Teeth and Curls: It’s the perfect representation of the season 17 Doctor (but then I would expect nothing less of Morris), bursting from the TARDIS all hat and scarf and making fatuous remarks before turning deadly serious when they discover a body almost immediately. That mixture of the frivolous and the quietly menacing that made him such an interesting character in those days. He has as much of a knack of getting out of trouble as he does getting into it! He and Romana are quite fascinating and have a great deal to offer to the Babblesphere.
Standout Performance: Ooh Lal-la, your fourth Doctor is startlingly accurate. Her Matt Smith is phenomenal too.
Sparkling Dialogue: ‘If there’s one thing we can be certain of in an uncertain universe it’s that everything goes wrong eventually.’
‘Nobody’s thoughts are private. Not since the Babble network started’ – replace Babble network with Twitter and you’ll see what this story is getting at.
‘There was nothing we couldn’t do if we all put our minds to it.’
‘As it became more popular people didn’t want to be left out…’ – a fabulous line, showing how insidious fads can be and how dangerous if there was a exploitative mind behind it.
‘People used it to gossip. To talk about the trivial minutiae of their lives. Everybody had to share everything. Every waking thought with everybody else no matter how private. Even I had to take part. I had to hear what people were saying about me…’ – is Morris talking directly to the audience here?
‘The superficiality and insularity of an entire civilisation feeding of itself ad infinitum. This was babble.’
Great Ideas: Let’s be honest some writers can be known to wither and die over a period of time once they have run out of ideas or given everything than have to the show. It happened to Terrance Dicks (who is still churning out the odd belter but mostly regurgitates his own work these days), it happened David Whitaker (who started off writing gems like The Crusade and finished producing something as generic as The Wheel in Space) and some people could even make an argument for Steven Moffat whose recent The Bells of Saint John was nothing much but an entertaining collection of ideas and scenes that have already been done before, better. Somehow the fertile ploughs of Jonathan Morris’ mind however don’t seem to have been affected no matter how prolific he has become. He began by producing novels the quality of Festival of Death and The Tomorrow Windows, a few years back his audios were the highlights of the range with cracking stories such as Max Warp, The Haunting of Thomas Brewster and The Glorious Revolution and in the past year there has been no sign of his work suffering with more terrific installments coming in the shape of The Curse of Davros, Protect and Survive and The Auntie Matter. It’s not even as though he has an in-house style because he has proven he can turn his hand to anything from traditional (Bloodtide, Ressurection of Mars) to anything but (the aforementioned Protect and Survive especially).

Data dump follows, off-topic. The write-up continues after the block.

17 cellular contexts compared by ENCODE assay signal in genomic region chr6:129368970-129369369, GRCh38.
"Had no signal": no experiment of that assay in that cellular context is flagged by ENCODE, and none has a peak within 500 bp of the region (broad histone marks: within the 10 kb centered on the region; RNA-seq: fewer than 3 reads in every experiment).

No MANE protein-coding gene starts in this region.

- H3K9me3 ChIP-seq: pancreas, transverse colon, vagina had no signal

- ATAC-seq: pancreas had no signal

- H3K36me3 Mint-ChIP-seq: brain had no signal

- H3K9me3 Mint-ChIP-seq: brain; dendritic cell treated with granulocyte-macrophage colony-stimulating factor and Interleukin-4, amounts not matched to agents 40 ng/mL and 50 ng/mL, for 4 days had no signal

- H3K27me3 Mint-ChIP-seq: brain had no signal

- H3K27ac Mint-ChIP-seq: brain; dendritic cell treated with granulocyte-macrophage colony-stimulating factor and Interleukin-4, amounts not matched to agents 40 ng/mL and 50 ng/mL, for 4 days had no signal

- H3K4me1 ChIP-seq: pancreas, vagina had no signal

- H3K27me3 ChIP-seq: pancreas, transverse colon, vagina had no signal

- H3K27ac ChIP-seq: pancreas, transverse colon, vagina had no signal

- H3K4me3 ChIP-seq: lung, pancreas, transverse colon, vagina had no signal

Audio Landscape: The exploding surface of the planet, walking through rubble, the blinking, bleeping robot, lasers, foil wrapping, the clunky computer spitting out computer paper, connecting to the Babblesphere, the unending voices talking endless chatter.
Result: A delicious idea, startlingly original for Doctor Who and a gorgeous parable on the dangers of social networking, Babblesphere is a triumph for the Destiny of the Doctor range and the most successful installment so far. It manages to feel both contemporary (in how it discusses the dangers and intoxication of the distribution of so many unguarded thoughts) and traditional (essentially it is a rebels versus the state story) all taking place in a vivid evoked location. The nearest bedfellow I can think of is Steve Lyons’ novel Stealers of Dreams which also built a story around outlawing a facet of humanity that comes naturally (imagination) and explored the idea in a way that amused and provided and avenue for some dark psychological suggestions. I could listen to Lalla Ward read out the telephone directory if she played it in the same way that she does Romana and I am pleased to see her enjoying material of this calibre after the dismal quality of the latest Gallifrey series. The trip into the Babblesphere is my favourite set piece of this range to date, a scathing critique of the internet (although it’s even funnier if you think of it solely as the Doctor Who forums) with no one member immune from prosecution (I am certainly guilty of some of the points raised). A poke in the eye for uniformity and a celebration of autonomous thought, Babblesphere imaginatively and intelligently tackles its concept and provided me with a great many laughs along the way. Douglas Adams would certainly approve: 9/10